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St. Louis University High School principal Father Matt Stewart, SJ, prayed over student Jack Hieken during Hieken’s confirmation April 25 at St. Louis University High School. William Rainey and Connor McCoy, left of Hieken, were also among the seven students received into the Church.
St. Louis University High School principal Father Matt Stewart, SJ, prayed over student Jack Hieken during Hieken’s confirmation April 25 at St. Louis University High School. William Rainey and Connor McCoy, left of Hieken, were also among the seven students received into the Church.
Photo Credit: Jacob Wiegand

New Christian initiation efforts open path to the sacraments for students at St. Louis University High, St. Dominic

Joe Coovert’s first semester of theology class at St. Louis University High School had a life-changing impact.

“My teacher talked a lot about real-life experiences with his Catholic faith, and it really inspired me,” said Joe, who was baptized in the Episcopal Church. “I’ve been interested in (Catholicism) for a long time, but there wasn’t really a way for me to take action about it. And then this year, there was.”

Father Matt Stewart, SJ, principal of SLUH, confirmed student Zion Spencer at a school Mass on April 25.
Photo Credits: Jacob Wiegand
For the first time, SLUH this year offered in-school Christian initiation formation for students who wished to become Catholic. On April 25, seven students were welcomed into the Church during an all-school Mass of Praise and Thanksgiving.

“One blessing for which we should all be grateful is the gift that Jackson, Joe, Jack, Travis, Connor, Will and Zion give us today, the seven members of our community who have heard the voice of the Lord calling them to enter the Church through the sacraments of initiation that we will celebrate,” SLUH principal Father Matthew Stewart, SJ, said during his homily. “Each one of them has felt a stirring in their hearts. And more importantly, and more impressively, they have listened to it and chosen to respond. They are models for each of us to follow, signs of the activity of the living God present in our school.”

Kneeling in a shallow pool set up for the occasion, freshman Jack Hieken smiled as Father Stewart poured water over his head one, two, three times, baptizing him in the name of the Father, and of the Son, and of the Holy Spirit.

Jack grew up without much formal religion but was inspired by his younger brother, who became Catholic last year after entering Chaminade College Preparatory School.

“That kind of inspired me to do it, but I didn’t really have a way,” Jack said. “And then I found out about RCIA through one of my friends here.”

St. Louis University High School student Connor McCoy was baptized by Father Matt Stewart, SJ, principal of SLUH, during a school Mass on April 25.
Photo Credits: Jacob Wiegand
His friends at SLUH have been “super, super supportive,” he said, adding that a friend had gifted him a Rosary earlier that morning. The sense of community was one of the main things that attracted him to the Church, he said: “Everyone’s very connected, and everyone’s always there for each other.”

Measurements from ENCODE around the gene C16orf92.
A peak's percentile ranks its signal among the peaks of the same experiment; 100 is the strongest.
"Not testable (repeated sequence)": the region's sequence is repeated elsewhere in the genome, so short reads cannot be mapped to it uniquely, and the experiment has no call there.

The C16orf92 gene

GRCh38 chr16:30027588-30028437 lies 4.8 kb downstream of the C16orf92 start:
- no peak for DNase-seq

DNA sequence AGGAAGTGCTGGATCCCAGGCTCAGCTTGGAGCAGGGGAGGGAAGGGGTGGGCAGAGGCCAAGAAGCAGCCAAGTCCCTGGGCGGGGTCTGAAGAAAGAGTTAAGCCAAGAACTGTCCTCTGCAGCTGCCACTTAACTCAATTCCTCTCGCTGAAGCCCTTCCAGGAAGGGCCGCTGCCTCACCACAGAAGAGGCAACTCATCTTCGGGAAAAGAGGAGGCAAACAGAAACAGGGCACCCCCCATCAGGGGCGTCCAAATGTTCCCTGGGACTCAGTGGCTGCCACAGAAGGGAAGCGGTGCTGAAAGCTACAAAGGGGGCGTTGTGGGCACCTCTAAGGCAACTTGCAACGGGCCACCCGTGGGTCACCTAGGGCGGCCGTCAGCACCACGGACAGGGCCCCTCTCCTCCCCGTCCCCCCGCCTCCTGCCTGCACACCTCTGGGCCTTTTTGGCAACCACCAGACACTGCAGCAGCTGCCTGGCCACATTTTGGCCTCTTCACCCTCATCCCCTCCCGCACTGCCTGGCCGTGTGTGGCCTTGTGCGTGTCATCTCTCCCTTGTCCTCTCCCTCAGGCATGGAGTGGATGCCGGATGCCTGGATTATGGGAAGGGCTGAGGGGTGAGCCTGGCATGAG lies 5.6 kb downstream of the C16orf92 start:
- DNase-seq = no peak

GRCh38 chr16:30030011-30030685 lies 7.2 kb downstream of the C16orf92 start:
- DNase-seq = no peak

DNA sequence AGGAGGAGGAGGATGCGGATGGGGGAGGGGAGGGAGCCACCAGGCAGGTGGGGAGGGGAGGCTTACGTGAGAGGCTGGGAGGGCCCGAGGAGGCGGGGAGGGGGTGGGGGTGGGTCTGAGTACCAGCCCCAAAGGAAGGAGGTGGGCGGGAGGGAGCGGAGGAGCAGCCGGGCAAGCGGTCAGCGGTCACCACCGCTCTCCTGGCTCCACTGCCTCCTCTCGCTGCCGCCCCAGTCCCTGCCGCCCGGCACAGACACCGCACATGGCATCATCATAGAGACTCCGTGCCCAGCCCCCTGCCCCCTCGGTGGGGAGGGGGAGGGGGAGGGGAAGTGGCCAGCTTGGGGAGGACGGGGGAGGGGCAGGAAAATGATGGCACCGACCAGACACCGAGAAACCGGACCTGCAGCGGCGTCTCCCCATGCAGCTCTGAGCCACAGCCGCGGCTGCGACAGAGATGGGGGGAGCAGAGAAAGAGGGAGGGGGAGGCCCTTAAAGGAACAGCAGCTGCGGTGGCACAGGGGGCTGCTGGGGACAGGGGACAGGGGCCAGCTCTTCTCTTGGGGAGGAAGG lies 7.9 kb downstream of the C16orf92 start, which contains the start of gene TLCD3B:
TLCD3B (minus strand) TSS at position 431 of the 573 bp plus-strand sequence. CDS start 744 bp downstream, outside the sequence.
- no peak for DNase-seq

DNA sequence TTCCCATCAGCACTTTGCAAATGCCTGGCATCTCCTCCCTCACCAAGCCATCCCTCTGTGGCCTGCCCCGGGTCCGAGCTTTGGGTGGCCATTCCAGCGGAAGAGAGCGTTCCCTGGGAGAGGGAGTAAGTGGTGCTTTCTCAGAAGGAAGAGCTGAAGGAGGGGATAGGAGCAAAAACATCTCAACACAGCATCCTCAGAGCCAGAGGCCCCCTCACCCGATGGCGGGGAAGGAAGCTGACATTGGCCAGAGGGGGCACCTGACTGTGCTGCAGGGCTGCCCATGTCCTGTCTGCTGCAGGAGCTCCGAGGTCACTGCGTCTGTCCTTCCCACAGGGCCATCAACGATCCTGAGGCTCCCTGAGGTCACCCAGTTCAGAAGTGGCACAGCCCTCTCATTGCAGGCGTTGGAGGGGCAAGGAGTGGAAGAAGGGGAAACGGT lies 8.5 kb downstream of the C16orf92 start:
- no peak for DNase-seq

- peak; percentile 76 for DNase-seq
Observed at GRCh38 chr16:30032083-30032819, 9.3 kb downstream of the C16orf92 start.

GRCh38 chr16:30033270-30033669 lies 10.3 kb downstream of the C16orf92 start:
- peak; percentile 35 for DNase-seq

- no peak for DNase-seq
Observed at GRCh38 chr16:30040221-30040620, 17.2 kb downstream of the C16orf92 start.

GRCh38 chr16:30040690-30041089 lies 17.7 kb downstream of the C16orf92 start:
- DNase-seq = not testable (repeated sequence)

The Christian initiation program was developed to make sacramental formation easily accessible for students within that familiar school community, said Justin Kelley, SJ, Jesuit regent and SLUH teacher.

“In years past, what we’ve had to do is say, ‘OK, what’s your zip code?’ and then we’ll assign you to the nearest parish,” Kelley said. “But what I sensed is their understanding of the Church, their Catholic world, is St. Louis University High. The Catholics they know, the Catholics they interact with, what they know about Catholicism, is the school … so this is where they should be fostered and nourished in that desire.”

So with the approval of Archbishop Mitchell T. Rozanski and help from Joe Milner, director of the archdiocesan Office of Christian Initiation, Kelley formed a Christian initiation group. The group met once a

St. Louis University High School students prayed with Justin Kelley, SJ, a Jesuit regent and SLUH teacher, and theology teacher Richard Wehner (blue sweatshirt) during an in-school Christian initiation gathering March 25 at the high school.
Photo Credits: Jacob Wiegand
week during Activity Period to discuss the tenets of the faith, adding to what the students already learned in school theology courses.

The sessions were also a chance for students to ask practical questions about the Church. During a Q&A session on the Monday of Holy Week, the conversation ranged from untangling the Triduum to the purpose of genuflecting to navigating conversations with family members who don’t understand your decision to be baptized.

Each student chose a faculty or staff member to be his sponsor, “not only for checking in and answering questions, but also modeling prayer, going to Mass with them, being there for them along the process,” Kelley said. Sponsors also helped their students connect with a parish to regularly attend Mass and get involved after receiving their sacraments.

For senior Zion Spencer, regular meetings with his sponsor, theology teacher Robert Garavaglia, helped give him ideas of how to live his faith in the real world.

“We have personal conversations about family and stuff like that, and how to get closer to God. He’s helped me a lot,” Zion said, adding that Garavaglia gave him his first Rosary, some spiritual reading and helped get him connected to the Cathedral Basilica of Saint Louis, where he now attends Mass. “He’s helped me go on the right path.”

Travis Luth was drawn to the Catholic faith after experiencing eucharistic adoration at SLUH, he said.

“I had a moment where I just felt washed over and lifted up,” said the freshman, who was baptized Presbyterian. That experience with Jesus in the Eucharist “was the start of everything. I love going to adoration now. It’s one of my favorite things to do.”